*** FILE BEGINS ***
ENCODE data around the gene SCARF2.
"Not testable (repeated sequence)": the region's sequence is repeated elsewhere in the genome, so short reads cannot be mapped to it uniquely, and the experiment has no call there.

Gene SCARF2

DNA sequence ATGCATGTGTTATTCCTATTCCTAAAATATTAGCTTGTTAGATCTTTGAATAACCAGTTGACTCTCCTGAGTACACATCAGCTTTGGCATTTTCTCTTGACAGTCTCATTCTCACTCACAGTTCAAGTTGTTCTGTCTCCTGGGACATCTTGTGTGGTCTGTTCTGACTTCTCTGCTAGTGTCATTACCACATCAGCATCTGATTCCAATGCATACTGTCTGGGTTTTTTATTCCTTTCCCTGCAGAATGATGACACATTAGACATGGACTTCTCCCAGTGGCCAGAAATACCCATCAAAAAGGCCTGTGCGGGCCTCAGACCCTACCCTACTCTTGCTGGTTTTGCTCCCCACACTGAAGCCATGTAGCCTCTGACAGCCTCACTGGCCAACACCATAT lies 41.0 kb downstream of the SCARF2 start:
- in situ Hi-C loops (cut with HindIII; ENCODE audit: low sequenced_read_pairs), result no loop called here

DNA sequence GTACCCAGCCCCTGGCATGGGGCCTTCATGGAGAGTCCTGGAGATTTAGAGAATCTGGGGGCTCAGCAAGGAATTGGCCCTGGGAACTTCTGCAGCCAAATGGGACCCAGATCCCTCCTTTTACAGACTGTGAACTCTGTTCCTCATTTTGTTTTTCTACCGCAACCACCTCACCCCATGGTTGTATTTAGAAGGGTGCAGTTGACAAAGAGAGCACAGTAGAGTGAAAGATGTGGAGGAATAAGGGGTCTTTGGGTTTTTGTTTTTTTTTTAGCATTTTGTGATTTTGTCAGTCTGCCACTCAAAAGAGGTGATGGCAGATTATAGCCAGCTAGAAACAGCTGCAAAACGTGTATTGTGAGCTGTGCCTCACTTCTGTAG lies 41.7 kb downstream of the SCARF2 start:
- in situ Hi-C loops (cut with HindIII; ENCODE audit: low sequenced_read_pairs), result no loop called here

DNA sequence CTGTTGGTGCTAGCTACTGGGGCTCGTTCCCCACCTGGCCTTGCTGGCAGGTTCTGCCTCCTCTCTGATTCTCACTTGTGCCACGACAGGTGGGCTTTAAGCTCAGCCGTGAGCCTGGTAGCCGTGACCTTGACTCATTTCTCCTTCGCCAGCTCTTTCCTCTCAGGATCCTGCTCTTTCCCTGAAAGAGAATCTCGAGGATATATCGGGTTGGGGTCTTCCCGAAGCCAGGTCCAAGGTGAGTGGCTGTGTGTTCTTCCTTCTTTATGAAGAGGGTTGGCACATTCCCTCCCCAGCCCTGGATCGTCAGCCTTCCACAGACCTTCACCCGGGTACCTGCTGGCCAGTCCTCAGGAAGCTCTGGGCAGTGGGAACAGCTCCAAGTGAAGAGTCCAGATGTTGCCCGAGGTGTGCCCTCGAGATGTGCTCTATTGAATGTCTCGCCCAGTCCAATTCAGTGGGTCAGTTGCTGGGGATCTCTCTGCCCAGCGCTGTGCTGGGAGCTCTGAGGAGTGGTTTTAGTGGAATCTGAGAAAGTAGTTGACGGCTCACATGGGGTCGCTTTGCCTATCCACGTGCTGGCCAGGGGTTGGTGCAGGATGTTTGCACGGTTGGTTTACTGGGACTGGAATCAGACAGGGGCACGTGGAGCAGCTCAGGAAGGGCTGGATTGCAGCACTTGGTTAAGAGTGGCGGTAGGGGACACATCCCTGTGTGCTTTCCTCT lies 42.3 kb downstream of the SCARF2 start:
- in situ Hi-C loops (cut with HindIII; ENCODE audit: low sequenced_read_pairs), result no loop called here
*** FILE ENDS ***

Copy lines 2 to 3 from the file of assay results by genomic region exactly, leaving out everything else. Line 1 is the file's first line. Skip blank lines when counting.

"Not testable (repeated sequence)": the region's sequence is repeated elsewhere in the genome, so short reads cannot be mapped to it uniquely, and the experiment has no call there.

Gene SCARF2